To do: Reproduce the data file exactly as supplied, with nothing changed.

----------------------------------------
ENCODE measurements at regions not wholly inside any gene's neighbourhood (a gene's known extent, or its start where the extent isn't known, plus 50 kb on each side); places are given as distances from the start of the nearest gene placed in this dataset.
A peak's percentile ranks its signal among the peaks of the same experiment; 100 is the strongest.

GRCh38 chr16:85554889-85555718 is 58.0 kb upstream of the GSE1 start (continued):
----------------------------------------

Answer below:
ENCODE measurements at regions not wholly inside any gene's neighbourhood (a gene's known extent, or its start where the extent isn't known, plus 50 kb on each side); places are given as distances from the start of the nearest gene placed in this dataset.
A peak's percentile ranks its signal among the peaks of the same experiment; 100 is the strongest.

GRCh38 chr16:85554889-85555718 is 58.0 kb upstream of the GSE1 start (continued):